Click here to view next page of this article


Lung Cancer 

Lung cancer is the leading cause of cancer death. Prostate is now the second leading cause of cancer death in men - stomach is the one that has the big decrease. Now if you break the epidemiology data down and look at trends overall, the first thing you see - this is the overall curve, this is all ages both sexes - is that there has been a slight decrease in cancer mortality. This is seen more overall for the curve in males than in the curve for females, but there is an overall slight decrease in lung cancer.

Large carcinoma of the lung. Lung cancer is divided into about four histologic types and the reason for understanding that is simply to recognize the unique syndromes that are associated with each of these tumor types. The squamous or epidermoid cancer is usually a central tumor, compatible with the last x-ray I showed you. This is a tumor that often cavitates locally and may also erode vessels producing hemoptysis or so-called Rasmussenís aneurysm. It is certainly related to smoking, which all of these types are. And all of these types of lung cancer have fairly striking perineoplastic syndromes that are associated with the squamous or epidermal type. The main thing is hypercalcemia, which is due to production of the PTH-like growth factor, the stimulants. Itís interesting that squamous within a lung less commonly metastasis to bone, and the adenocarcinoma or small cell carcinoma, which is much more commonly associated with hypercalcemia, which is on this perineoplastic basis.

The adenocarcinoma of the lung is the disease that is most often seen in the periphery of the lung or scars in the lungs that are associated with migratory thrombophlebitis with acanthosis. Also with the syndrome of pulmonary hypertrophic osteoarthropathy, which is usually associated with plumbing. This is likely to lead to the production of growth hormone. And the final type of lung cancer, the so-called large cell cancer of the lung.

Now the management of lung cancer, other than small cell lung cancer - which is really split off in all instances as a separate entity - the management of the other types is primarily surgical if possible. That is the treatment of choice for stage I and II disease, is to be able to resect it. There are studies that have been done and continue to be done to look at the role of adjuvant radiation therapy and systemic therapy, particularly for stage II disease; which means involvement of bronchial or hyaloid nodes. I think that although they are suggestive it remains somewhat inconclusive as to the value of adjuvant treatments. If you look at surgical management, you have to say "All right, who gets an operation and who doesnít?" Thatís something in terms that you need to understand what are the complications of surgery in lung cancer. I think one of the greatest areas of progress in small cell lung cancer is realizing the factors that are on the slide. I donít know that we can improve the numerator greatly surgically, but we decreased the denominator by realizing which patient shouldnít be taken for a thoracotomy and I think spared a lot of unnecessary useless morbidity.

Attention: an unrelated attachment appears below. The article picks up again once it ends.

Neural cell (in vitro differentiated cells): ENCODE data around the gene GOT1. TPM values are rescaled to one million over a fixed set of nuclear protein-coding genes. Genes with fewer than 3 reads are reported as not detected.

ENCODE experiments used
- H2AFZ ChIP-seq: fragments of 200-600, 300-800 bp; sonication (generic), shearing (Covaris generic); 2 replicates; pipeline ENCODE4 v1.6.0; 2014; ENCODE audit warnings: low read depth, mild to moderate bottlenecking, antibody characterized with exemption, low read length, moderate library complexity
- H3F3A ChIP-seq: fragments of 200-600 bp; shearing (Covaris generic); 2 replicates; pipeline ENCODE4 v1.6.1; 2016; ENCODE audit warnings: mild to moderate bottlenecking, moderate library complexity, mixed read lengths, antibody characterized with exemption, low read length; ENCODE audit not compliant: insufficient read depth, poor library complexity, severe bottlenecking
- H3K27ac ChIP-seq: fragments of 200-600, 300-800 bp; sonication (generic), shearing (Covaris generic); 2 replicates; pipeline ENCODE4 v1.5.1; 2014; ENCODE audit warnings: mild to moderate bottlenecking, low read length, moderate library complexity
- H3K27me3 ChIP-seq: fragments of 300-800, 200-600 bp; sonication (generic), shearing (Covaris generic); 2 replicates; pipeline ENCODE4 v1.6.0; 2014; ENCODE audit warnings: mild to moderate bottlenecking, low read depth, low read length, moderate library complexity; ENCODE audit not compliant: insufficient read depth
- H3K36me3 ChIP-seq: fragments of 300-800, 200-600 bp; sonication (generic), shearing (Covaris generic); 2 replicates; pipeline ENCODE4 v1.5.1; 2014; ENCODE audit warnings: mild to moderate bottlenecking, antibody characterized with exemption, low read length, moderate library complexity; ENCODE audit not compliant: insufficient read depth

If you look at data with surgical management of lung cancer what you see is that the results are relatively dismal overall. These are the histologic types. These are stage I cases where patients had a tumor mass under 2 cm and no nodal involvement. These are bigger. If you look at all these data for patients with complete resections you can see that less than half of all patients who are surviving five years later despite resection. If you look at the small cell, as I said, it is clearly not a surgical disease. Data couldnít get any worse than that. So that doesnít work for small cell carcinoma of the lung. If you look as squamous and adenocarcinoma for stage I in acute patients you can see that somewhere between 15-30% of patients.

If you look at more extensive lung cancer - again, we are still staying with non small cell cancer - disease that spreads to the mediastinum is known as stage III disease and these patients donít have just a metastasis but they have an involvement with either ipsilateral or contralateral mediastinum. For patients with involved ipsilateral mediastinum, there has been a great deal of effort to try to shrink the disease down with preoperative chemotherapy and/or radiation therapy and then take patients to surgery and then either finish up with some radiation if it wasnít given pre-op, or some additional chemotherapy. There have been many many single institutions and some cooperative group studies done looking at this.

In stage IV lung cancer, for metastatic disease, again there has been some debate. We have gone through probably 20 or 25 years of trying chemotherapy in this disease and until fairly recently the results were dismal. Colleagues at the Princess Margaret _ study in Canada where they looked at chemotherapy versus supportive therapy only for stage IV lung cancer. I think being a very conservative group their bias was that supportive care was probably going to be better than flogging patients with chemotherapy.

In terms of the management, we have developed increasingly better drug and radiotherapy combinations for dealing with this. Patients who have disease which is limited in presentation, clinically limited to the ipsilateral hemithorax. That is we donít have clinical evidence of spread even though itís thought to be there microscopically, about half of these patients will be able to go into complete remission and the overall remission duration for these patients is somewhere on the order of 15 to 20 months.